Gyrus: I’d never considered that…

Dave: Yeah, look out for that late next year, or by next summer perhaps.

Gyrus: I think I have a blind-spot past the millennium. Obviously it’s like a big New Year, and I have this every winter, coming up towards Christmas and New Year. You have all your Yule plans laid out, and you probably have plans for January, but they don’t seem as ‘real’ as plans for a month or two ahead do normally. It’s a big version of that. A psychological block, I suppose.

Dave: When I was a youth, I would have laughed at the notion that I would have survived this long! So it’s like free time in a way, it’s great!

I think there may be an increase in the sort of ‘whizz-bang’ technology factor… or perhaps ‘gee whizz’ technology factor would be a better expression. An absolute awe of technology, almost a kind of religion of hi-tech. But we are developing an increasingly fragmented society in some ways; although there’s a lot of communication, there’s a lot of little subcultures going on, even the youth subculture. Maybe because it’s lasted so long since rave, a lot of the rave generation have said, well, what’s happened is that loads of people from different scenes used to dance together—now they dance in different clubs. Totally different scenes, taking different substances to enhance their evenings, and they have different subcultural values. Maybe that will continue, maybe new forms of that will come along. But a mass youth culture… I wouldn’t like to predict one, but I think the 2012 thing is going to be part of it.

Gyrus: What do you think are the drives behind the human yearnings for, and fears of, apocalypse? I’ve thought of it as collective coming to terms with personal death; then there’s Immanuel Velikovsky’s ideas of race memories of vast catastrophes, comets impacting in prehistory. Like the Celts who told the Romans that the only thing they feared was the sky falling…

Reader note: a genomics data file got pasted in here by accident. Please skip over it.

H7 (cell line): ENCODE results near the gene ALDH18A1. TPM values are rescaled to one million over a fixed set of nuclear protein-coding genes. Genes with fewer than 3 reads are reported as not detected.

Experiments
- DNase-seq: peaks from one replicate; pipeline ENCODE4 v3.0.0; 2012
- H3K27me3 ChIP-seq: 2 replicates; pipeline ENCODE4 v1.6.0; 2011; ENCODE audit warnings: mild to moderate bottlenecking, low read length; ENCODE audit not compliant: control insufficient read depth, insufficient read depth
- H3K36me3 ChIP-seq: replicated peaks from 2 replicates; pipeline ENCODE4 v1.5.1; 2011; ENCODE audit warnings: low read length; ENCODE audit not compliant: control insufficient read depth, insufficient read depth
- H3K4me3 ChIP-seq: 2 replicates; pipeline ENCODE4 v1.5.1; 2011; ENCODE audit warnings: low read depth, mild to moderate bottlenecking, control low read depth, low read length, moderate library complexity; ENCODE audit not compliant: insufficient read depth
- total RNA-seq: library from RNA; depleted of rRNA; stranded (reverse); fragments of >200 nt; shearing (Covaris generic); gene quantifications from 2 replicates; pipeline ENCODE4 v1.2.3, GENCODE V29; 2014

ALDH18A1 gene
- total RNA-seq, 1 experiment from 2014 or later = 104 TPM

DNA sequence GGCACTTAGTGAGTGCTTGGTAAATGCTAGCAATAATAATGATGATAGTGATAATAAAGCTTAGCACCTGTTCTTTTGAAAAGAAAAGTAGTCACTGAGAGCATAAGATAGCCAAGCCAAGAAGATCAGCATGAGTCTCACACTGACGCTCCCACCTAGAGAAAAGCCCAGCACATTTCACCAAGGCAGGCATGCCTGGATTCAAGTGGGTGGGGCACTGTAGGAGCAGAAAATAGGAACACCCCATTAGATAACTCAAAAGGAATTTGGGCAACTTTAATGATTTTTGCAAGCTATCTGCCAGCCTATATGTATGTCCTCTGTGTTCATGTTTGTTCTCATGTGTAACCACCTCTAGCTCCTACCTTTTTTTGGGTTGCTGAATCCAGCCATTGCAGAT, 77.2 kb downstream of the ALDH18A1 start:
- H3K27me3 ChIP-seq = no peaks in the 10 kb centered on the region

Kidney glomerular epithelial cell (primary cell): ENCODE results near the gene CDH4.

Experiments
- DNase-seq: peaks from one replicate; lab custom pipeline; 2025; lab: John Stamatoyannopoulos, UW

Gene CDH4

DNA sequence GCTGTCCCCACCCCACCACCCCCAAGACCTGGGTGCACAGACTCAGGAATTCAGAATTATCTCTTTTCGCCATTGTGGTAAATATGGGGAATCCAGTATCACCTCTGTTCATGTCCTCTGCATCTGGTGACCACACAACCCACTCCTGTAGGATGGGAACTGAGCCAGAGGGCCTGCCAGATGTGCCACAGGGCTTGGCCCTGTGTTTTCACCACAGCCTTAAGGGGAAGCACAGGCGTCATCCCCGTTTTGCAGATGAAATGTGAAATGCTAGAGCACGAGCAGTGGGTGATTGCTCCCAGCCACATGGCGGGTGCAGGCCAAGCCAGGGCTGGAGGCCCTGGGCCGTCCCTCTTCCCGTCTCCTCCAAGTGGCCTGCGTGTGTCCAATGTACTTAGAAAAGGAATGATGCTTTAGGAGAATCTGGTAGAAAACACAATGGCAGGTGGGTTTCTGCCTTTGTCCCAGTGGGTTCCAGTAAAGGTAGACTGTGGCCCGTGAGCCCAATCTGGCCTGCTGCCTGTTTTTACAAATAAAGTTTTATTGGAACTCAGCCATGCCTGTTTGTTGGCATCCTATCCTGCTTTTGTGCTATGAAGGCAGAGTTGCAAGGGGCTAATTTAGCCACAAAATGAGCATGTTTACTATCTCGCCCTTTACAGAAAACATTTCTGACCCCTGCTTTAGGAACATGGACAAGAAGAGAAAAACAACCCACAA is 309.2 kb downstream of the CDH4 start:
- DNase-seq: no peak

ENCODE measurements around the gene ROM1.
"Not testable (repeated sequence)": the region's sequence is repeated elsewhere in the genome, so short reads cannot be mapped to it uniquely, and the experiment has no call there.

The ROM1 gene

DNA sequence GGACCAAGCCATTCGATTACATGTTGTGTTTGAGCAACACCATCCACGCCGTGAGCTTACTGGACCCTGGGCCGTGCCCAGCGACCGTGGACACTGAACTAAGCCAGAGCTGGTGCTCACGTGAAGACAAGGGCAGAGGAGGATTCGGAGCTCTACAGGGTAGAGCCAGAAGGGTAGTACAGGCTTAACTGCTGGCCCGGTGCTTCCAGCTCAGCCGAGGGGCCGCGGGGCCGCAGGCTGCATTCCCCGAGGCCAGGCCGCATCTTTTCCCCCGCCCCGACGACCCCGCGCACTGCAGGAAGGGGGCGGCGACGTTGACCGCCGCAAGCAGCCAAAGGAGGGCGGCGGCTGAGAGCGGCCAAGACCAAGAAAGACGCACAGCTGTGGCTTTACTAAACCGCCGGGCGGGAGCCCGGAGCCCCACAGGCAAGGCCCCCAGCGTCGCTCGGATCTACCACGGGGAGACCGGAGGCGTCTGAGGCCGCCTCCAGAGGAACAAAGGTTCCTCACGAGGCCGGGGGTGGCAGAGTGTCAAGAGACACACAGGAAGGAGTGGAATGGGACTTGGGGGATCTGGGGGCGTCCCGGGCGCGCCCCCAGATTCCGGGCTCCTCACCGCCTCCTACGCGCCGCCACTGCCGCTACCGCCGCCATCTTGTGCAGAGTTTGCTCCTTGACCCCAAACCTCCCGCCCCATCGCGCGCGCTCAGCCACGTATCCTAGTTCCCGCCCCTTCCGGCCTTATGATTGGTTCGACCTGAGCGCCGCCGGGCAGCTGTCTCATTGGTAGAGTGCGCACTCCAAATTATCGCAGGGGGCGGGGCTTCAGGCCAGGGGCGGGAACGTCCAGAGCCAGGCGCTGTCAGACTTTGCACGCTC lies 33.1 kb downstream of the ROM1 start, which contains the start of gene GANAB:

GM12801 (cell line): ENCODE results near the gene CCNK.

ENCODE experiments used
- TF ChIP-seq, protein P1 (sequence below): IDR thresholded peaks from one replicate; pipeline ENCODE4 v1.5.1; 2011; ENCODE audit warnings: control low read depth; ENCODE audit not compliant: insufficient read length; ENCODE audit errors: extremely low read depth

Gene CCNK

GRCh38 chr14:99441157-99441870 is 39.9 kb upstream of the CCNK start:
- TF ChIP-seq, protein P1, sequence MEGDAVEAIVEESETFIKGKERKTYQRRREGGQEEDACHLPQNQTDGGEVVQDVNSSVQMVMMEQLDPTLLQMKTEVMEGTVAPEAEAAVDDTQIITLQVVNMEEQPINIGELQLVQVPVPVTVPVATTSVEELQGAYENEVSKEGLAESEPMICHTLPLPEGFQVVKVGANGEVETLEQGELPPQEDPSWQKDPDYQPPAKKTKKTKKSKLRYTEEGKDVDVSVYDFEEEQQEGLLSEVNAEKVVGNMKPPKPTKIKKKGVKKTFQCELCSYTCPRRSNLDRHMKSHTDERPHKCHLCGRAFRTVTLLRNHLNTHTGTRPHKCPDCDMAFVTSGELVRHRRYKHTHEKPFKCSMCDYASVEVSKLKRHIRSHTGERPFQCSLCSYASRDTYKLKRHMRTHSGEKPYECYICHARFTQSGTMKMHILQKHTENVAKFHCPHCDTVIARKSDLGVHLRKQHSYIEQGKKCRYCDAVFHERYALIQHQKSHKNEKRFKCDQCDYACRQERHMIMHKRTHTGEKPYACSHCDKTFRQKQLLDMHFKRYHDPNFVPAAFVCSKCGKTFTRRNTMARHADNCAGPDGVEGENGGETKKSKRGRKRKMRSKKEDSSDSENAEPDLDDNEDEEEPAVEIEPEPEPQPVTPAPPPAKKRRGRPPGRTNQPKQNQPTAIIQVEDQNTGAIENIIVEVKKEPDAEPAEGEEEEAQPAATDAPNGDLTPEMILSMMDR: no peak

Dave: ‘Cos it’d happened to their ancestors! Yeah, it really had, in my belief. And I think that quite a few mainstreamers are beginning to accept certain aspects of Velikovsky’s notions. Maybe not exactly as phrased; but the idea of there being cyclic catastrophes that have wiped out whole civilisations, I think is highly probable. I think the conventional, old-fashioned notion of history as being a continual rise of civilisation from people walking around with clubs a few tens of thousands of years ago, up to the present marvellous things we’ve got, is probably nonsense. I very much doubt that there’s been a civilisation that has had our sort of technology before, but I think there have been civilisations before where people lived in cities, had very highly organised and stratified social systems, and a class which was able to enjoy the best of everything that was produced—a leisured aristocratic class, what we normally call ‘civilisation’. I do think that there probably are race memories of great catastrophes. This is becoming a theme in sci-fi, I’ve noticed, probably because of the gradual bleed-through of Velikovskian kind of notions into popular culture. And also because of the millennium—even though people don’t pay much attention to Christianity these days, by and large, we still have that culture within us. The very fact that our calendar is constructed in this way tends to make us think that something bloody amazing, or awful is gonna happen—maybe not this year, but maybe in 10 or 20 years’ time. There’s the general sense that in our lifetime something big might happen. And it could be an asteroid crashing into the Earth; it’s improbable that that’s going to happen in our lifetimes, but that doesn’t mean it’s impossible.

I think another level of it is simply that people want to tidy their lives up, want to see life in a more simple fashion than it is. Fundamentalist Christians are an obvious example. They love the apocalypse, because it means that all the people they disagree with are gonna get murdered by God, and that they’re going to live forever in a sort of suburban paradise. This is an extreme example of the way that people use the notion of apocalypse to tidy up life, which is a messy and intricate system, a set of interlocking systems that can’t be reduced to a single truth.

Gyrus: There’s obviously a lot of cynicism about the year 2000 because it can be seen as just an arbitrary date on the calendar. But do you think there’s a leftover yearning from cultures that had cyclic calendars which scaled time up from years to aeons? A leftover need for large-scale renewal festivals or phases, in spite of the millennium being used by corrupt systems like the State and the Church to glossily ‘renew’ their waning powers?